Venus Theory: Arcturus

Cameron (aka Venus Theory) is a sound designer, musician, and YouTuber based outside of Nashville, Tennessee and is well-known for his educational work on YouTube, unique production style, distinctive voice, and work with leading companies across nearly all sectors of the music industry.

This month, Cameron chats music production, and drops Arcturus – his bumper free sample pack of twisted analogue rhythms, textures, drums, and hits.

DM: Tell us about your journey into music and production.

VT: I’ve been playing guitar since I was really young and eventually started getting more into other instruments out of necessity. We lived in a very small farm town which wasn’t really a sprawling metropolis of musicians and an active music scene – some good fried food at the diner in town though.

Once I had started wanting to work on original music I had to figure out how to get other instruments to make the songs which meant not only getting other instruments, but also figuring out how to record them all at the same time. This was really how I broke into DAWs and recording – thank god for LimeWire and the early 00s internet scene or I probably would have never gotten anywhere beyond that point.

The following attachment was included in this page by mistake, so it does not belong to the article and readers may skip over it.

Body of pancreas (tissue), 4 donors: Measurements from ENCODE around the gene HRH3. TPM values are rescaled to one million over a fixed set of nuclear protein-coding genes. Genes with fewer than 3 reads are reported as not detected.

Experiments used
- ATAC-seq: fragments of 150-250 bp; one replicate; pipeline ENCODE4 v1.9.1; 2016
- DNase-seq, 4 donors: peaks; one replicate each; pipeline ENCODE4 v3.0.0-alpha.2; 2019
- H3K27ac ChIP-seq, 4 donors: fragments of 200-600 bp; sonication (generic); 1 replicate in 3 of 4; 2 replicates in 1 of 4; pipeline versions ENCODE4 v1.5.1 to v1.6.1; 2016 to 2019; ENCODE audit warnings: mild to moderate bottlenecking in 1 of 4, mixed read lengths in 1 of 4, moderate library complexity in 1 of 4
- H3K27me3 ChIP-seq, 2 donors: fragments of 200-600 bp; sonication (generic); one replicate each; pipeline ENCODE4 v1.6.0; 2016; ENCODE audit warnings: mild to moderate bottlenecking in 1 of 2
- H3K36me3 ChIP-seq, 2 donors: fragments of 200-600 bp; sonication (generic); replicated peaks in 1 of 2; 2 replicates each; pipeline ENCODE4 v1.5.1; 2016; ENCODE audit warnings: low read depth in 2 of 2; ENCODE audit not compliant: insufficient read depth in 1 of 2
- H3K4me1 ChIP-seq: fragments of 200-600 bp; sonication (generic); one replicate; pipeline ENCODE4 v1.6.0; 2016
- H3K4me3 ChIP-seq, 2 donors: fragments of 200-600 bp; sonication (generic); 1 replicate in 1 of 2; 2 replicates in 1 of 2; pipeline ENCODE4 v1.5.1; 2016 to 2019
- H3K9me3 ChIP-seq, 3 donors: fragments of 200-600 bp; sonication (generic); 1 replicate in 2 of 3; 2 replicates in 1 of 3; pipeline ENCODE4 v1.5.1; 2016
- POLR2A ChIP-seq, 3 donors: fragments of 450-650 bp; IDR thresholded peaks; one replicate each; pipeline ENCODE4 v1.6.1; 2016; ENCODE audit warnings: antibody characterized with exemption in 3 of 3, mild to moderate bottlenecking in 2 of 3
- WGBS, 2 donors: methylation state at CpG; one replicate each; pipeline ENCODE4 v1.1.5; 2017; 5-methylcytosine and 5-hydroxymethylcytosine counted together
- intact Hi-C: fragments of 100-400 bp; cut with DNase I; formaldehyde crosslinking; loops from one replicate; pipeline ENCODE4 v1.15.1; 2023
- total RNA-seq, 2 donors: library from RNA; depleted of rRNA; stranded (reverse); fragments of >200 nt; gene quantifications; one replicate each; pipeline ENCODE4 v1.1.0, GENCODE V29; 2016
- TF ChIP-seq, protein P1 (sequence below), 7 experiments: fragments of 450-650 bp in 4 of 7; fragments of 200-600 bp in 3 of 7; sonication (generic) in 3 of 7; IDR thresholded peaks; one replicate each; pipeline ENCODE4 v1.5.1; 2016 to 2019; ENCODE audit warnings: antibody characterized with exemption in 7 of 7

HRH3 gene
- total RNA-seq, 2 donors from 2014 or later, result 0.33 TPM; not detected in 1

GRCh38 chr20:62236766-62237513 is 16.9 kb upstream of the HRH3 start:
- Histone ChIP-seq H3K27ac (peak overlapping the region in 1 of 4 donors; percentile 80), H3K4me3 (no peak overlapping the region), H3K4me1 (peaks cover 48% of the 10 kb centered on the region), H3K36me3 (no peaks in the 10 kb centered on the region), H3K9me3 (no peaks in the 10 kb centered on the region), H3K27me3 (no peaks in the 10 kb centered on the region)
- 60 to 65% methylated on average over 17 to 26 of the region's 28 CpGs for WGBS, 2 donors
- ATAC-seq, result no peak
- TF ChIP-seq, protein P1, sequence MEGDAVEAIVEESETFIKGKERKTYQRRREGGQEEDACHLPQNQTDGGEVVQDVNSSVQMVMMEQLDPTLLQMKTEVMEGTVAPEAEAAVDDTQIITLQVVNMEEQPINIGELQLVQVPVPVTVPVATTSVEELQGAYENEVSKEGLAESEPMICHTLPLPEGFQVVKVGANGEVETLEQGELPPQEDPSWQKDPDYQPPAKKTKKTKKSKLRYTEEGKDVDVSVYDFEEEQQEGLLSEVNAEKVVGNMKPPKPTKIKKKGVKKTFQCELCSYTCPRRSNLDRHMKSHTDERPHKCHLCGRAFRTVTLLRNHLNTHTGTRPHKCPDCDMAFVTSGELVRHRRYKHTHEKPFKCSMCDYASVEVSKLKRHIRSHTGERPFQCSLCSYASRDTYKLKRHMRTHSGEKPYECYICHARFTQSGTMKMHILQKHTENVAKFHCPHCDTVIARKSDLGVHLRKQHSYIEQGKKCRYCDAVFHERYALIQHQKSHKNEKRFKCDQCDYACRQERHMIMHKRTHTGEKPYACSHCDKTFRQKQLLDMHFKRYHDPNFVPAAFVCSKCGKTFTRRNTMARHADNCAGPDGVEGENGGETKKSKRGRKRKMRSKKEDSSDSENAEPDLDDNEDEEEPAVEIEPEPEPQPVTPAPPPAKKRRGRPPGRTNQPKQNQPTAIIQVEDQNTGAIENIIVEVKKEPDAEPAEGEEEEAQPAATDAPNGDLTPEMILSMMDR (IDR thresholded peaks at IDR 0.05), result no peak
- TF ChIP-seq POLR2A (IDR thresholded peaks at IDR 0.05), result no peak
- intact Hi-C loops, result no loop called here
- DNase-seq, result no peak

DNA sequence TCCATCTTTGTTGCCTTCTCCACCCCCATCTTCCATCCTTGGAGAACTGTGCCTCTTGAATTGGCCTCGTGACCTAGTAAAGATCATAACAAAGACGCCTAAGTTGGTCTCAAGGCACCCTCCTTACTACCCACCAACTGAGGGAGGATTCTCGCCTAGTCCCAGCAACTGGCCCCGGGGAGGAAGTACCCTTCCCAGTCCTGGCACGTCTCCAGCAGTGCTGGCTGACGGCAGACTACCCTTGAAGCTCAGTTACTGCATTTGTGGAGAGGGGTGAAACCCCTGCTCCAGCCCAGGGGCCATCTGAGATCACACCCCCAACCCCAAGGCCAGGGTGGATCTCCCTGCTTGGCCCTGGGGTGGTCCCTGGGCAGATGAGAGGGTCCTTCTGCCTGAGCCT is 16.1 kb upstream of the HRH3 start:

After touring and playing in tons of bands in my late teens and early twenties and a very brief stint at music college, I just became more and more obsessed with recording technology because it had advanced so much in just the short time I had been using it. Since this was also pre-Splice era, I couldn’t afford to constantly buy sample packs and out of the necessity of being a broke musician just started learning to make my own sounds through YouTube and forums and such.

Of course, the obsession never really stopped and now here we are! Some people may call it talent, I just figure it’s the result of having nothing better to do. 😅

DM: What inspires you?

VT: I’ve always been a very visual person. Musically and even sonically, being outdoors hiking in the woods or exploring abandoned buildings is always great but even things like films or video games are a huge part of what gets my gears turning.